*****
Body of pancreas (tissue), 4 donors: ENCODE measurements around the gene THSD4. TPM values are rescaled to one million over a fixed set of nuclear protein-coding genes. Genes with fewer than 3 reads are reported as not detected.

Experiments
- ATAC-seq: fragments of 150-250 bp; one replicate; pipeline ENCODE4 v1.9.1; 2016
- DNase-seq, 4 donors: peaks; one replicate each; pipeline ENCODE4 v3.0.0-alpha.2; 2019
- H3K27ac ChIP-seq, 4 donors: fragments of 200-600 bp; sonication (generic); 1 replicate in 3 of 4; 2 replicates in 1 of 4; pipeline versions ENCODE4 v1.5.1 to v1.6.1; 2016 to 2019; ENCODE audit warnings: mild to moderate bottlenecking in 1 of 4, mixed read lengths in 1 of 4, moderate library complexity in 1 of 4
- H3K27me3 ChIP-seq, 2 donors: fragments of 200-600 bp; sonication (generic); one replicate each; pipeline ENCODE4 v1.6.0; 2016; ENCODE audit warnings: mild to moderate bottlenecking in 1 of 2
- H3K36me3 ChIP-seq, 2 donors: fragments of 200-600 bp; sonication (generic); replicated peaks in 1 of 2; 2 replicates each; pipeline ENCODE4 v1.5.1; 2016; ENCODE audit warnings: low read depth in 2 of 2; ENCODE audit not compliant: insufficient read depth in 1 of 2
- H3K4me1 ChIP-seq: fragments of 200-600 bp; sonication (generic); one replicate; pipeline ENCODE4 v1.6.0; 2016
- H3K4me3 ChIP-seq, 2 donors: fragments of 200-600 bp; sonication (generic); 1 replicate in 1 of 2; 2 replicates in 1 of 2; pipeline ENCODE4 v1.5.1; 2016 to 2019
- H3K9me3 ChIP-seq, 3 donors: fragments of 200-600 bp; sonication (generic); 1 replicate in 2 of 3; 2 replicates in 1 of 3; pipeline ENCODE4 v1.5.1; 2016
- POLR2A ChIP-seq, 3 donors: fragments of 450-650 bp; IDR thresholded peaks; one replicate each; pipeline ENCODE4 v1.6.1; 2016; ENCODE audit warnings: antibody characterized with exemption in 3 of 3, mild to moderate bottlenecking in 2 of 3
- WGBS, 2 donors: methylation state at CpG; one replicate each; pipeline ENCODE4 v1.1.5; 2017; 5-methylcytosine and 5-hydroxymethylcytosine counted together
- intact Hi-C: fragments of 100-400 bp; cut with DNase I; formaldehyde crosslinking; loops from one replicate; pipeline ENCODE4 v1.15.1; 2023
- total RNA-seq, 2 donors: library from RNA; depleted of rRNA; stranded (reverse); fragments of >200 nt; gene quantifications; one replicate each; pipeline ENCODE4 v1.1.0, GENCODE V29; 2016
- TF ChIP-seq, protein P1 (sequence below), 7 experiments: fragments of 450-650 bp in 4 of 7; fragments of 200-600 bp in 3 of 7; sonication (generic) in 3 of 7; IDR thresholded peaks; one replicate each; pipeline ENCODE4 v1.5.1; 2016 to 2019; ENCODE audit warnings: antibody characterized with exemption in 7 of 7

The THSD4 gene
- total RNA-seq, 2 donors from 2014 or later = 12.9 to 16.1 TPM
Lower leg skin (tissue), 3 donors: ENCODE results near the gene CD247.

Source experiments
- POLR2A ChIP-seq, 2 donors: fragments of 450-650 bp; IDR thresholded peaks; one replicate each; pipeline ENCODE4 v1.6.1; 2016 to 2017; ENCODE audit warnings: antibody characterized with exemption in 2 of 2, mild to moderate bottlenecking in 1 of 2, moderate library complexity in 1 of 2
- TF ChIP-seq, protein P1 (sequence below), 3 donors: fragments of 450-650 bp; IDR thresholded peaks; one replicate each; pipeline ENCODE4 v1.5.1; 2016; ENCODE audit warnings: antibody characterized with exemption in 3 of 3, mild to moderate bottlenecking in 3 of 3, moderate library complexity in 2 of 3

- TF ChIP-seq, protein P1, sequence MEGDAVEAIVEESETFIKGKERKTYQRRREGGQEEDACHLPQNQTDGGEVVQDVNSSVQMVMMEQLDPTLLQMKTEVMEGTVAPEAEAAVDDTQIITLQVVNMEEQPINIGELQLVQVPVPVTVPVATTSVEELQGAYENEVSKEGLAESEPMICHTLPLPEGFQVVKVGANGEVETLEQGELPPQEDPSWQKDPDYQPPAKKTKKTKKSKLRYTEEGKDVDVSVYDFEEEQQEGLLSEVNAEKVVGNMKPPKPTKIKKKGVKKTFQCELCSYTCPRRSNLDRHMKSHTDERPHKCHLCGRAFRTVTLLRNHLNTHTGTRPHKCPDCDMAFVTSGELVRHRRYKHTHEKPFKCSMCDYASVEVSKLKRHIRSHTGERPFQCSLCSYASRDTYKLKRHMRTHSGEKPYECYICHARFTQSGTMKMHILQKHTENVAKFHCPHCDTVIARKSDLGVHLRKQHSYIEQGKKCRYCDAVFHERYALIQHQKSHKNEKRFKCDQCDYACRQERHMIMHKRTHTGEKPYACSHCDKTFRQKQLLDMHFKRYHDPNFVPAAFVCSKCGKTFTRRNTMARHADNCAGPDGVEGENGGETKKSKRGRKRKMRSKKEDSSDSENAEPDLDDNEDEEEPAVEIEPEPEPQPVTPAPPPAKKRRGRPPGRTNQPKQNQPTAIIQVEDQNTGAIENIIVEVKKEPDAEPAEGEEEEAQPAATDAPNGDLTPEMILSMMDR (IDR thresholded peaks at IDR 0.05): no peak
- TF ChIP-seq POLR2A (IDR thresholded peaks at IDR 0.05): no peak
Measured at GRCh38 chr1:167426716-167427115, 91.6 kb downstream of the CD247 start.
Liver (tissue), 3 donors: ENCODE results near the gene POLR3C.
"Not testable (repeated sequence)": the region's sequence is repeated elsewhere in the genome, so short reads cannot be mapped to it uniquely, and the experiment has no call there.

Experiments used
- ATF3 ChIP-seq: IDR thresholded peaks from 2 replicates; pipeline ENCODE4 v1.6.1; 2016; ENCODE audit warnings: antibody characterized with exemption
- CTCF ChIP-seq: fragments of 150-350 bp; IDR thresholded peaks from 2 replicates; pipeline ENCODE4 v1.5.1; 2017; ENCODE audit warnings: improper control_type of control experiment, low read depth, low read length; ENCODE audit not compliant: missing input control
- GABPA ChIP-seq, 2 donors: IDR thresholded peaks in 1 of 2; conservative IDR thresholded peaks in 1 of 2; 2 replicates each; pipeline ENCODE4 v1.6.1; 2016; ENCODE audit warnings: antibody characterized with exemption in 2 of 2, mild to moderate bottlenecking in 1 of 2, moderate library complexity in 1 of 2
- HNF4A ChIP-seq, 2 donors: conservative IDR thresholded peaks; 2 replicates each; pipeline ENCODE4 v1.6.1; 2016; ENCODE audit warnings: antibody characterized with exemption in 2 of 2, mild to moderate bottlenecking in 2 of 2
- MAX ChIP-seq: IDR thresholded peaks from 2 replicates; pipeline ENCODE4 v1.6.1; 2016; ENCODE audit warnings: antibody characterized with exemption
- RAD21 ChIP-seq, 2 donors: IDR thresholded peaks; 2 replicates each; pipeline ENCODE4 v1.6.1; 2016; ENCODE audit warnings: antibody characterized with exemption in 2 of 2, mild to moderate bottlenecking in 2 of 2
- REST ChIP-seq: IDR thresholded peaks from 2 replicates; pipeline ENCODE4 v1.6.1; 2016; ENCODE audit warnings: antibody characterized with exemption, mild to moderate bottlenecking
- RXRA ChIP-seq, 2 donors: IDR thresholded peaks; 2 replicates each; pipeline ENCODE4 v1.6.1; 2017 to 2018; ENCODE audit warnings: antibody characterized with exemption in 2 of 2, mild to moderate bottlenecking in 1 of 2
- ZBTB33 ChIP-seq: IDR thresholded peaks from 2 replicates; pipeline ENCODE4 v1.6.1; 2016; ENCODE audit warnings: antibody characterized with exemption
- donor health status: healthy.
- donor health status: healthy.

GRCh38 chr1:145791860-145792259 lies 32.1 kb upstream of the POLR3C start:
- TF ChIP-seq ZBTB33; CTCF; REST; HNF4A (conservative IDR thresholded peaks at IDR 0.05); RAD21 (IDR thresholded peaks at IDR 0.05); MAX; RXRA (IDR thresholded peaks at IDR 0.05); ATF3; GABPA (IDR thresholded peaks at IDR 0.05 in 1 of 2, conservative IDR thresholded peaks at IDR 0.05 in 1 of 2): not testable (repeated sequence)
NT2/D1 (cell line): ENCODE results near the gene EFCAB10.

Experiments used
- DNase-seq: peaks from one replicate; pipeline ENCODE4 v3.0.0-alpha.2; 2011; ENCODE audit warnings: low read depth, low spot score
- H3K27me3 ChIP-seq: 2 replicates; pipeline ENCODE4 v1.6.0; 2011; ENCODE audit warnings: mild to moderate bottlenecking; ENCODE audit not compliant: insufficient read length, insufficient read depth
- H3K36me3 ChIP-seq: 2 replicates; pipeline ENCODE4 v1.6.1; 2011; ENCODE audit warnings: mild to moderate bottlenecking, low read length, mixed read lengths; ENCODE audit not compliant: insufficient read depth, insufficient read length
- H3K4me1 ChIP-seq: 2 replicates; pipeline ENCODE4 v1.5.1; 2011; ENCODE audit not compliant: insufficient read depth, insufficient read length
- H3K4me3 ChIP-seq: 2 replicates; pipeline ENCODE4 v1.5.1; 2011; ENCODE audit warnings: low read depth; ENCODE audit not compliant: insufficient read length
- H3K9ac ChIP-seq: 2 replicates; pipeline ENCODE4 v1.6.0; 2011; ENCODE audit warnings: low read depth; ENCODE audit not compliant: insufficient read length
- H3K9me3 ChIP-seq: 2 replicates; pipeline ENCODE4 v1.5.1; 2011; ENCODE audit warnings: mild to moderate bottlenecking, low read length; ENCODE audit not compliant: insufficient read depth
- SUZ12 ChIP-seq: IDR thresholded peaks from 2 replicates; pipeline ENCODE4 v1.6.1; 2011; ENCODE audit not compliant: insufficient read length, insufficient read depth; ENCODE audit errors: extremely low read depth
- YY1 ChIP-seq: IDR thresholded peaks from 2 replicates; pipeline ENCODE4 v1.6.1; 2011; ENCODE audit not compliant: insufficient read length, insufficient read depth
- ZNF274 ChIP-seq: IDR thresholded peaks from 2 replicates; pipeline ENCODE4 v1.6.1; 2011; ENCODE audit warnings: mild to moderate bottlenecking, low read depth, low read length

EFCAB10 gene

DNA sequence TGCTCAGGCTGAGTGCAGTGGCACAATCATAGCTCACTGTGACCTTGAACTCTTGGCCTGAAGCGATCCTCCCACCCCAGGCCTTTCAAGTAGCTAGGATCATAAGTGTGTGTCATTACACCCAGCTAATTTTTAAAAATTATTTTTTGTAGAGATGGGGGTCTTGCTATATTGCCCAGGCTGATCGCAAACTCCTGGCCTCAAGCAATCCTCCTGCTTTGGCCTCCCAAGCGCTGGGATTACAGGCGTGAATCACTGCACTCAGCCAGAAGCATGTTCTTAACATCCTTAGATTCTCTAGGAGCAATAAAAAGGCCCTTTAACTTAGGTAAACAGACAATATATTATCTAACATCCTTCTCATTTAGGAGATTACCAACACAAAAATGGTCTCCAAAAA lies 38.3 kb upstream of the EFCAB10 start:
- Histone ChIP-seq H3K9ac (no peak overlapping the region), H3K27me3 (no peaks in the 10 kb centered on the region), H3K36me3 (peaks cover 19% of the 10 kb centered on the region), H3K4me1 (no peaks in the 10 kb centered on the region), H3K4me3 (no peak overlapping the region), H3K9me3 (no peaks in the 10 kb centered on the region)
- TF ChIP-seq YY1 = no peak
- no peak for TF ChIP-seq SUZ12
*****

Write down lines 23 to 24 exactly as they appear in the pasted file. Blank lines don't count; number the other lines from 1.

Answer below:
- TF ChIP-seq POLR2A (IDR thresholded peaks at IDR 0.05): no peak
Measured at GRCh38 chr1:167426716-167427115, 91.6 kb downstream of the CD247 start.